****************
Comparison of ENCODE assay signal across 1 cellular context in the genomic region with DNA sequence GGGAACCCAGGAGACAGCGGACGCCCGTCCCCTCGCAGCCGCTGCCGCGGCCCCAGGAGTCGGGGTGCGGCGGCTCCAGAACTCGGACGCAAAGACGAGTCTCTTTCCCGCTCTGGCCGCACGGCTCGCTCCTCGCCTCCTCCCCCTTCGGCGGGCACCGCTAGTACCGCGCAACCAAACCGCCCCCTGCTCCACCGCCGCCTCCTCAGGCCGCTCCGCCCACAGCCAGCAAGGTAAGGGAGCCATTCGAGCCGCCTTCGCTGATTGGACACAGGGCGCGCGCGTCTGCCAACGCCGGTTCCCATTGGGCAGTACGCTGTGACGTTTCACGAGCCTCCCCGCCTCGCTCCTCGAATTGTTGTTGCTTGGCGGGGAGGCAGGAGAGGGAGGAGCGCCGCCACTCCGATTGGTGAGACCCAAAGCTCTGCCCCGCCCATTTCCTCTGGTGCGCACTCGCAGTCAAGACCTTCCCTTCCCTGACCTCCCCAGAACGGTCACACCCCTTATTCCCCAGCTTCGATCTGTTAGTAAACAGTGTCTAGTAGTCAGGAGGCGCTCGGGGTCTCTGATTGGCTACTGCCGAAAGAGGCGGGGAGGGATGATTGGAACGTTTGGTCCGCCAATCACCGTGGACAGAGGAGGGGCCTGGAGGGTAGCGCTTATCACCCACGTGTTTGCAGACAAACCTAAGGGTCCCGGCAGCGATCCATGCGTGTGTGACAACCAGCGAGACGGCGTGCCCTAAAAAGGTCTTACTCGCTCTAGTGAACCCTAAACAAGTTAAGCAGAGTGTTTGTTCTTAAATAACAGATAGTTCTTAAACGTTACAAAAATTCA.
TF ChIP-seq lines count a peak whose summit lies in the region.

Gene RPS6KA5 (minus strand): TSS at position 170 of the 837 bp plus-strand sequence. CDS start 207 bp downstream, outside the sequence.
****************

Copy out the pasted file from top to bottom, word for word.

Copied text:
Comparison of ENCODE assay signal across 1 cellular context in the genomic region with DNA sequence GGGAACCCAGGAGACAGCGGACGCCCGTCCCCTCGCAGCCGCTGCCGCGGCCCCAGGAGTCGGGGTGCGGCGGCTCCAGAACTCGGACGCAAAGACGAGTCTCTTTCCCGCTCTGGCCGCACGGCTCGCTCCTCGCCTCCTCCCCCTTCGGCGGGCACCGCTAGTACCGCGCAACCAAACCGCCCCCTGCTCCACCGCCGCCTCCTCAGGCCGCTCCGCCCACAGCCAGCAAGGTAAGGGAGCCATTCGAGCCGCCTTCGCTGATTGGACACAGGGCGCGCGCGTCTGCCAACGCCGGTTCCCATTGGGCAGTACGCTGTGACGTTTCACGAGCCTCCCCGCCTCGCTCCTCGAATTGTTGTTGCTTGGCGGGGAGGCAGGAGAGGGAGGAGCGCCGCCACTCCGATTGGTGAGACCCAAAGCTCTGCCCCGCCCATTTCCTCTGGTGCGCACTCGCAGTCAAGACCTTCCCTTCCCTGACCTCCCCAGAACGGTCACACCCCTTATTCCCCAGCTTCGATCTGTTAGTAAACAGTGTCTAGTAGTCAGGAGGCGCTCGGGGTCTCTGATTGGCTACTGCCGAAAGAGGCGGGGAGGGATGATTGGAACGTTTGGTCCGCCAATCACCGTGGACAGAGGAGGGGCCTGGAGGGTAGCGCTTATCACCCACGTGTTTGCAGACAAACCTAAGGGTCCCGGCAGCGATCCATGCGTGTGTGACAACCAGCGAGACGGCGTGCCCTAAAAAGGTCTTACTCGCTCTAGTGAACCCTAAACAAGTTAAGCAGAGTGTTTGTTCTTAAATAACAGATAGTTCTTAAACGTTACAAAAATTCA.
TF ChIP-seq lines count a peak whose summit lies in the region.

Gene RPS6KA5 (minus strand): TSS at position 170 of the 837 bp plus-strand sequence. CDS start 207 bp downstream, outside the sequence.